Former Maryville High football player Aaron Douglas was imposing as a lineman — 6-foot-7-inches tall, 275 pounds. And still he ran like a deer. His prowess won him state championships, awards and college recruiters.

“If he were alive, he would very likely be playing in the NFL today,” said WVLT sports broadcaster Mark Packer, who has covered East Tennessee sports for years.

But Douglas’s promise was cut short in 2011. The 21-year-old was set to play for the University of Alabama when he was found dead in a Florida hotel room. The cause of death was an accidental overdose, the autopsy found.

Seven years later, Douglas is returning in a different way to Maryville football.

Maryville High’s game against Cleveland High School on Thursday will be dedicated to Douglas and to highlighting the dangers of addiction that young people face.

In the past seven years, at least three former Rebels have died of drug overdoses.

The annual Red Ribbon Awareness Game began when the brother of one of those players — Dane McCoy — approached Maryville High four years ago with the idea.

Cody McCoy says attending that first game, which was dedicated to drug addiction awareness in his brother’s memory, was a powerful experience he’ll always remember.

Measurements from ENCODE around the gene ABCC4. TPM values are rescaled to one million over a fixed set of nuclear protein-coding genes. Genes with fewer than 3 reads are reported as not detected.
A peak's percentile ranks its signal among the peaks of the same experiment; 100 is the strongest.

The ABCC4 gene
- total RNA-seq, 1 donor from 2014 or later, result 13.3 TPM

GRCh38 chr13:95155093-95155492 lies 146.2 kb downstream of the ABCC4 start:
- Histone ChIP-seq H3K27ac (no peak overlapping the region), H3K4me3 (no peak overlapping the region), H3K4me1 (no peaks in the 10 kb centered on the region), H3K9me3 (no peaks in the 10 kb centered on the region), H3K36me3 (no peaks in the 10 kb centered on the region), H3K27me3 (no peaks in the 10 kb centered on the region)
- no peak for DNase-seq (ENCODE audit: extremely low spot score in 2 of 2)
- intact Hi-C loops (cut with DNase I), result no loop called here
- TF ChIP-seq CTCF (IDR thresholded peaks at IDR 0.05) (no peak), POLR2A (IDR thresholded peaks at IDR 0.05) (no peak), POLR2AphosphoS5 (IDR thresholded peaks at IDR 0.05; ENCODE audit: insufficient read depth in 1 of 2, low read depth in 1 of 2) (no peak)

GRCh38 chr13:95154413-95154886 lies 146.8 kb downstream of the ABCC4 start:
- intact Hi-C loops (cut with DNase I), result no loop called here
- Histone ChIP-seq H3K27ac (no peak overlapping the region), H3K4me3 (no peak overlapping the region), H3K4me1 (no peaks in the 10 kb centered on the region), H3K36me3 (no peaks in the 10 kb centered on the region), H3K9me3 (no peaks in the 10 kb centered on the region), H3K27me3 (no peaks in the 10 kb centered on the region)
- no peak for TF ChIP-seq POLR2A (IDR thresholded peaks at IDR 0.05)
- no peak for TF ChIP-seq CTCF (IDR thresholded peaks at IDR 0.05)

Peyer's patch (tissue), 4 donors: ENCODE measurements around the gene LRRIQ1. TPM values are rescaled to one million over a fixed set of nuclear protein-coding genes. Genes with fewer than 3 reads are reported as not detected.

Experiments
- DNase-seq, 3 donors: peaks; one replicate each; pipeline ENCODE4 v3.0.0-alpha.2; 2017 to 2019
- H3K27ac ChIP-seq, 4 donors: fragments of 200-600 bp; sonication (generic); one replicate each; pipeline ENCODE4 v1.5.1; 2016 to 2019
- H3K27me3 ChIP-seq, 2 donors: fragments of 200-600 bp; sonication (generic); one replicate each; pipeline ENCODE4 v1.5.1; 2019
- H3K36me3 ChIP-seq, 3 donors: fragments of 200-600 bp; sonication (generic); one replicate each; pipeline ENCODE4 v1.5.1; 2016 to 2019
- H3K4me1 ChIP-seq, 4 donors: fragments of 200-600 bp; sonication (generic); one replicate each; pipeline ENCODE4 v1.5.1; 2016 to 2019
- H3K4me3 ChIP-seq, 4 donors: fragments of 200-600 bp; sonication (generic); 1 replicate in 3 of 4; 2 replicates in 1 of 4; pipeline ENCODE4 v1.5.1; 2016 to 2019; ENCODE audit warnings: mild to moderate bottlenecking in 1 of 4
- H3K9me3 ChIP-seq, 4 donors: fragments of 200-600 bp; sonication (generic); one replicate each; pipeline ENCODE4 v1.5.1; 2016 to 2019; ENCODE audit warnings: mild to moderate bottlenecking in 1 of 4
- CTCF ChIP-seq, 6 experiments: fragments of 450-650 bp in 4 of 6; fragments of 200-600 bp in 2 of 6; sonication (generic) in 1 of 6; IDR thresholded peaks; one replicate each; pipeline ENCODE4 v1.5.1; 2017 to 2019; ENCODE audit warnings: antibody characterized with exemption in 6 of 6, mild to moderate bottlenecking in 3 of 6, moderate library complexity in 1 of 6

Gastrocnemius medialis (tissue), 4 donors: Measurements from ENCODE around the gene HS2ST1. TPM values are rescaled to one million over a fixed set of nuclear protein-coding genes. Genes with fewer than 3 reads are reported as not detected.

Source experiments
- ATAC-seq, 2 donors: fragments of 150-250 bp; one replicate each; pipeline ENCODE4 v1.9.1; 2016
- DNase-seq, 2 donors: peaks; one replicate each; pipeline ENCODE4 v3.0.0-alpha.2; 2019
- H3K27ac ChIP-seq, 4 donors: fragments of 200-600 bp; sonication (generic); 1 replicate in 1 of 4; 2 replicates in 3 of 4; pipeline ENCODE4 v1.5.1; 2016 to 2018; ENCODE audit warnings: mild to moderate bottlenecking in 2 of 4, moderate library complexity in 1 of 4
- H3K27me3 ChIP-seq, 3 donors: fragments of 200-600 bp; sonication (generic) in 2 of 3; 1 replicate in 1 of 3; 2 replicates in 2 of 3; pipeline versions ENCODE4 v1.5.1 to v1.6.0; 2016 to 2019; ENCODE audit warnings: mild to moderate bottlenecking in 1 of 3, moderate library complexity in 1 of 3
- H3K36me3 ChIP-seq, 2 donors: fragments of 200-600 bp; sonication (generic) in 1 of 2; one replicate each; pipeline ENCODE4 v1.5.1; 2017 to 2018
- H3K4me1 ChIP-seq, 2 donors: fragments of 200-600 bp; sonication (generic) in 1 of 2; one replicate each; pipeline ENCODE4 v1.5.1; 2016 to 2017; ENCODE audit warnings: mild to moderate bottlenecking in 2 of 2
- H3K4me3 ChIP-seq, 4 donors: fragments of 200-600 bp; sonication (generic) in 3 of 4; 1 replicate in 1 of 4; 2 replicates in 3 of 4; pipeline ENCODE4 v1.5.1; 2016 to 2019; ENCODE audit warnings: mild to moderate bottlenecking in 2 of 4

“I didn’t want to keep that selfishly for myself, I wanted to share it,” he said.

Each year the event recognizes someone who has died from drug-related causes. In years past, the family has done the coin toss.

The second year was dedicated in the memory of a faculty member, and last year, it was in the memory of Clint Cox, another former Rebel who died.

“For those that have lost a loved one to addiction, it makes a big impact,” McCoy said.

Karla Douglas, the mother of Aaron Douglas, said Tuesday she felt honored when McCoy called her with the news. But she also felt sadness.

“It’s heartbreaking,” she said. “There’s not a person I talk to on a daily basis that hasn’t been affected by an addiction or overdose.”

She said her son’s struggle with opioid addiction began after his second shoulder surgery, when he played for the University of Tennessee in Knoxville.

She still has two boxes of lyrics he wrote for his self-produced hip-hop.

The game will air on WVLT, reaching an audience in the thousands.

Money raised through sponsorships will go to True Purpose Ministries, a treatment program in Maryville. This year they opened Dane’s House, a communal home for graduates of the program.

Participants of the program also will attend the game and will help apply custom-designed Red Ribbon stickers on players’ helmets.

The ongoing opioid epidemic can affect anyone, Douglas said. “People can’t keep the blinders on.”

The school began drug testing players last year.

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